There are two types of Spousal Privileges in the State of Virginia, Civil and Criminal. This article will discuss both types. To see the law in its entirety, see law 8.01-398 entitled Privileged Marital Communications.
In Civil Privilege, a person has the right to refuse to disclose, and to prevent anyone else from disclosing, any confidential communication between his spouse and him during their marriage, regardless of whether he is married to that spouse at the time he objects to the disclosure. The code defines “confidential communications” as any communications made privately to a spouse that was not intended to be disclosed to another person.
In Criminal Privilege, however, the spouses are allowed to testify against one another. They may not be compelled to testify against each other except in the following cases:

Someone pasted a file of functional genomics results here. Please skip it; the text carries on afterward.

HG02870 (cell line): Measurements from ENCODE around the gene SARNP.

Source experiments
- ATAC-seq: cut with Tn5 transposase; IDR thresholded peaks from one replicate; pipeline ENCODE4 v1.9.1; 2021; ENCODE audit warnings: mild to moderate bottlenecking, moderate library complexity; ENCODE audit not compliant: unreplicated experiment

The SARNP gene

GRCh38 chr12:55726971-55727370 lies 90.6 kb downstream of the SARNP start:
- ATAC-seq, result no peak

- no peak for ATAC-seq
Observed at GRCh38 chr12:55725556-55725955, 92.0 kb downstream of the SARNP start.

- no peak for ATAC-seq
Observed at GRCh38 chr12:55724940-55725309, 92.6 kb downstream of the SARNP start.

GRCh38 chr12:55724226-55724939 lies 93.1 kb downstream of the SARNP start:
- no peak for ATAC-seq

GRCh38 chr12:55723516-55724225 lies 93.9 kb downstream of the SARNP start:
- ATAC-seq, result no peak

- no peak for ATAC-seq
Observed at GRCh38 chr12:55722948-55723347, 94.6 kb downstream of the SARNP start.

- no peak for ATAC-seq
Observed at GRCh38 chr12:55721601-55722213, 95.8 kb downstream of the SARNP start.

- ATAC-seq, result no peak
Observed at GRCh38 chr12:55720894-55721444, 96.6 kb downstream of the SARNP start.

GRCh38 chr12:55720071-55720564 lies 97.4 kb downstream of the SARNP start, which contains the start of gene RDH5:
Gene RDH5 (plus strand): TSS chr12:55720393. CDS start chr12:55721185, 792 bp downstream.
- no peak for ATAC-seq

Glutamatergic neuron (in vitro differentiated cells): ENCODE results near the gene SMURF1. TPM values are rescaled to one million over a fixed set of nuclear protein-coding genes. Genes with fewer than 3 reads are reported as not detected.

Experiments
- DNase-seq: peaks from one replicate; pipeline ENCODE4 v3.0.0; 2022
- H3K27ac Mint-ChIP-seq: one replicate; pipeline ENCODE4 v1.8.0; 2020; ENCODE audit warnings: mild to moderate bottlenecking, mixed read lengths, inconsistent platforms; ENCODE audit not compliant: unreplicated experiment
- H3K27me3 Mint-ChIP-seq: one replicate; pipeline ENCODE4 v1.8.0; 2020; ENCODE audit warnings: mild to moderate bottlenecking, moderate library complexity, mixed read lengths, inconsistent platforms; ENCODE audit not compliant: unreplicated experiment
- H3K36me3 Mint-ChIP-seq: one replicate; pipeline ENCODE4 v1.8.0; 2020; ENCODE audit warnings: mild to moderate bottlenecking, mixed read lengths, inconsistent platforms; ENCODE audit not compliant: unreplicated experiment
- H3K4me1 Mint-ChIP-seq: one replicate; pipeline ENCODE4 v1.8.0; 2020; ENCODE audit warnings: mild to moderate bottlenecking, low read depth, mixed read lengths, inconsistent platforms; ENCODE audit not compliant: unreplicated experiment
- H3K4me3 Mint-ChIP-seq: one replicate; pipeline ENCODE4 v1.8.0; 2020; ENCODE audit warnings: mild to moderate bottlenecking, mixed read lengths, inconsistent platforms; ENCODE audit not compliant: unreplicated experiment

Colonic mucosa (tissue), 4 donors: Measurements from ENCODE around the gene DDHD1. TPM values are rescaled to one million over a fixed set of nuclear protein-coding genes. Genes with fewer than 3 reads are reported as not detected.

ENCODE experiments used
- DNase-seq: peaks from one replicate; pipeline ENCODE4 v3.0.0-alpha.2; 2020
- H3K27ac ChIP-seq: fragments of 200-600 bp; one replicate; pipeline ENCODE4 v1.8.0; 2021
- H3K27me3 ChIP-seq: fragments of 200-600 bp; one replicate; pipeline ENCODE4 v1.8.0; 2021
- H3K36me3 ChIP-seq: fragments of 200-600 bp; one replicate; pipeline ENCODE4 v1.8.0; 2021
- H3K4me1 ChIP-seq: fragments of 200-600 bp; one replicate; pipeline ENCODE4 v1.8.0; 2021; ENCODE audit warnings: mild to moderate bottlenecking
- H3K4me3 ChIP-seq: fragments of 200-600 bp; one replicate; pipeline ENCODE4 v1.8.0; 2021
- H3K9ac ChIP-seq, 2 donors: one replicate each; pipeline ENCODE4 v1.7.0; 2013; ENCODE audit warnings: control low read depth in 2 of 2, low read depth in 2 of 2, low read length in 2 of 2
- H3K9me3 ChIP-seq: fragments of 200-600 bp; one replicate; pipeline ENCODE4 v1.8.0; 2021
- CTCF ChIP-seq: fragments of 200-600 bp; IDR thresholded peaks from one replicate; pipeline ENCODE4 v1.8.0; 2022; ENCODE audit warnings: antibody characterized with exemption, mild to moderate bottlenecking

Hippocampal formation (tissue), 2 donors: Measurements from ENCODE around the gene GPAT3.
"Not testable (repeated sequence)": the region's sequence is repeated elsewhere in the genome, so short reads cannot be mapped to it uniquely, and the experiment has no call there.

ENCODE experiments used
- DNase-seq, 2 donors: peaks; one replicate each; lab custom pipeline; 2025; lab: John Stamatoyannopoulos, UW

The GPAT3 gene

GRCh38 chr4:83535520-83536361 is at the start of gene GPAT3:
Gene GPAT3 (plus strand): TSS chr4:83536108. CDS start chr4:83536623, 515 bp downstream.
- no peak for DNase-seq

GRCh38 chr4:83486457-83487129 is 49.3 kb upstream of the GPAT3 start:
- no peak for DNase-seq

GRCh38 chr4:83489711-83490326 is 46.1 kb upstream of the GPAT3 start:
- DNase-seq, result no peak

Refusal of a spouse to testify does not create presumption and no comment by the attorney.
Case law established that several requirements be met to invoke the Privileged Marital Communications Law. These requirements are:
You may be wondering what is privileged under spousal communications. All information privately imparted to a spouse in consequence of marriage through conduct, act, signs, or spoken words are considered privileged communication. This precedent was set in the case Menefee 189 Va. 900.
Privileged Marital Communications does not apply in the following situations: